- Photo courtesy Alex Potemkin via iStock/Getty Images

Photo courtesy Alex Potemkin via iStock/Getty Images

Since the COVID-19 pandemic began around this time last year, school district transportation departments across the nation have had to make several fundamental and complicated shifts and adjustments in their operations. 

In addition, given that this pandemic is the first of this magnitude in decades to hit the U.S., we are learning, experimenting, and adjusting our responses. Yet, due to our lack of experience as school districts in this situation, these shifts sometimes seem illogical or contrary and come with little or no notice or explanation. This is a difficult reality to function in for any operation involving complicated logistics.

Moreover, the emotional nature of the situation results in various constituencies — local, state, and federal governments, unions, parents, media, and the medical community — putting pressure on school transportation operations. This cannot be understated, given what we have personally experienced in this surreal pandemic world where typically simple situations can become highly emotional and polarizing. Transportation departments in many school districts are underfunded and understaffed and often at the bottom of the food chain of priorities and communication. This makes operating in a normal world challenging. 

An even greater hurdle emerges for the hardworking people that operate in this world during these times: Everyone seems to be working with a heightened level of anxiety and this has become their “normal.”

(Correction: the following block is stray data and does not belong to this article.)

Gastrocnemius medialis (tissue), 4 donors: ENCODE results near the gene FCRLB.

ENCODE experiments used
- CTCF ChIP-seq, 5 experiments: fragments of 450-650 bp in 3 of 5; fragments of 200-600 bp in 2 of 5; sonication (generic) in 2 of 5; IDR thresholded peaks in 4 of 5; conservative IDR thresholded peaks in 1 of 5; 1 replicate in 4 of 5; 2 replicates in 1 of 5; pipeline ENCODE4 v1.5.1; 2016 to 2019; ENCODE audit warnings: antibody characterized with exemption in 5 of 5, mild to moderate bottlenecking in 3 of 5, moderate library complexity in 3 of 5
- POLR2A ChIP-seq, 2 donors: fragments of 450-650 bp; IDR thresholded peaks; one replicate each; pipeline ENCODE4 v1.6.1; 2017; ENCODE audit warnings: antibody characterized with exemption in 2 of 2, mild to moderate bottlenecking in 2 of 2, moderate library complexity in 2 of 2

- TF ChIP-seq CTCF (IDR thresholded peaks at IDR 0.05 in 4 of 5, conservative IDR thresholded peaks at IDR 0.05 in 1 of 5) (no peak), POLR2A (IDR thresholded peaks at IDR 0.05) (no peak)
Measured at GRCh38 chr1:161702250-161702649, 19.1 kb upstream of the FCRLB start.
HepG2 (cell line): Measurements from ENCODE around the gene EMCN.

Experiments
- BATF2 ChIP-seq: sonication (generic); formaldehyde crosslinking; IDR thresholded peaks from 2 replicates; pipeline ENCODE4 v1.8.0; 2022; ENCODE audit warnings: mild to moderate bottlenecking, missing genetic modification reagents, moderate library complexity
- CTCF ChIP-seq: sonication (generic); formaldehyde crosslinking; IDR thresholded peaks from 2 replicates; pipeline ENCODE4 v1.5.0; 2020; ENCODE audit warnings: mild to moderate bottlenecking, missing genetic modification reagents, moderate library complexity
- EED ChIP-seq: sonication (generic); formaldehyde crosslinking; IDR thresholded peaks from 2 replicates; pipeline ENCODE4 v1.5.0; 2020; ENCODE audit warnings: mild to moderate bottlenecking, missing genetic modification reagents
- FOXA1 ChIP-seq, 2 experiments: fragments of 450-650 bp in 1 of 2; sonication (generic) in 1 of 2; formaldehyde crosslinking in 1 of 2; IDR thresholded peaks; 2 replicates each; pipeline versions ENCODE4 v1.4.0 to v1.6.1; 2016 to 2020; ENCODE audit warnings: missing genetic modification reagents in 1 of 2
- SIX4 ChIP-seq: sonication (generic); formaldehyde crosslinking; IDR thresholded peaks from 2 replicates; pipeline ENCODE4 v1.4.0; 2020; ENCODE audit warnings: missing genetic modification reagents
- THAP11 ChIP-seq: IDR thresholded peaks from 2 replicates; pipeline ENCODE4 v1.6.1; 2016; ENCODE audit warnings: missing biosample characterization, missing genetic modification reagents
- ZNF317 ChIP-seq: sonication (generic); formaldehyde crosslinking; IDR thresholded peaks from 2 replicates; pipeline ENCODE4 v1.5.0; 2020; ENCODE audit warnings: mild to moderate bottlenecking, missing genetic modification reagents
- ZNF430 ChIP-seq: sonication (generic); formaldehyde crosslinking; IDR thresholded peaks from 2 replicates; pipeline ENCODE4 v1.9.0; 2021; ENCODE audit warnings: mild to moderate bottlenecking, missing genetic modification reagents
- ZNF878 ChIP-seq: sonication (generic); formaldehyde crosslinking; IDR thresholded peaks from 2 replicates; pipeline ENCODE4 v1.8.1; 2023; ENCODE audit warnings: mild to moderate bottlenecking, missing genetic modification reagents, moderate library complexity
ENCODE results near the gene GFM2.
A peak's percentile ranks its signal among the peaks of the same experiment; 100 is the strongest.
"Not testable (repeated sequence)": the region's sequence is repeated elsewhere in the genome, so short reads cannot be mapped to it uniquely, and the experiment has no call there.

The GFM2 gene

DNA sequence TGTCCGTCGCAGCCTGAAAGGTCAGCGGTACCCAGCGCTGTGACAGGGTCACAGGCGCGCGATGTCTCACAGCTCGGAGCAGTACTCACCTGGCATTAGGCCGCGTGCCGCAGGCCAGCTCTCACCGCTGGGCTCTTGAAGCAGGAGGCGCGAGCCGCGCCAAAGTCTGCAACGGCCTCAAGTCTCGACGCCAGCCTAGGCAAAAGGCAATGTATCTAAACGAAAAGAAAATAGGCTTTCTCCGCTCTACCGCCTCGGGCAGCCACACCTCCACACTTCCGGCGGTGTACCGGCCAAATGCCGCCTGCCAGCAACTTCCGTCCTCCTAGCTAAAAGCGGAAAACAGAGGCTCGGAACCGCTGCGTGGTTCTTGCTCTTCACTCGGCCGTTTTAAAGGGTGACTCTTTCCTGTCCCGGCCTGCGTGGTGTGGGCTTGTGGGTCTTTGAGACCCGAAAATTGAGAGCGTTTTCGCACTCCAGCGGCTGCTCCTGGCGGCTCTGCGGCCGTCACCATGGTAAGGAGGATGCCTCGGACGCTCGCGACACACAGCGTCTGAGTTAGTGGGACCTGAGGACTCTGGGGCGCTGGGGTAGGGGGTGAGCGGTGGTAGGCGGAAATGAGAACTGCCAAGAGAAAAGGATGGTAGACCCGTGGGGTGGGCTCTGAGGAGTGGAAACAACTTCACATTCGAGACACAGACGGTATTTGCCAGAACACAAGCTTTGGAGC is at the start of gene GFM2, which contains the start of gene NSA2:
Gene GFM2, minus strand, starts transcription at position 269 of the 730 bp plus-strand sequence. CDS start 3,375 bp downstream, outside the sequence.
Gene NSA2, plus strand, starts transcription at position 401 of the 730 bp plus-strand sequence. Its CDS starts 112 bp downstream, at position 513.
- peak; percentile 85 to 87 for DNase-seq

After talking to several districts nationwide, I have heard that challenges consistently faced by transportation departments include:

• Seating restrictions levels that can force double and triple runs. These measures, while aimed at safety, can cause other safety risks. Those include students, especially younger ones, getting on the wrong bus, and limited bus availability for overflow students, transfers, and other trips. 

• Attendance schedules that vary from one to four days per week, changing bell schedules by school and grade level. That makes modifying bus routes — which if are not well designed in a solid routing software system — extremely difficult. Add to that the loosening of these schedules, changes in class size, and distancing restrictions, which cause significant complications.

• Personal protective equipment (PPE) requirements (some employees report discomfort wearing the equipment) and shortages.

• Emotional parental interactions.

• A wide range of employee responses to the pandemic, from hypervigilance (turning people in for perceived violations) to believing a mask mandate violates personal freedom.

• Conflicting directions from district offices and schools.

• Changing interpretation and enforcement of policies on testing and quarantining within districts, facilities, and departments, and lack of communication on changes.

• Other district employees not being familiar with transportation logistics.

• Requirements to create seating charts for contact tracing with constantly changing student riders, intermittent riding, and lack of communication regarding these students.

• Students are required to be taken home by bus if their temperature is too high and a lack of communication on when students are quarantined and when they are expected to return to school.

• A different set of restrictions is placed on sports and field trips in some cases. Also, due to many districts having modified bell/staggered attendance schedules, finding route buses to cover these extracurricular trips becomes difficult.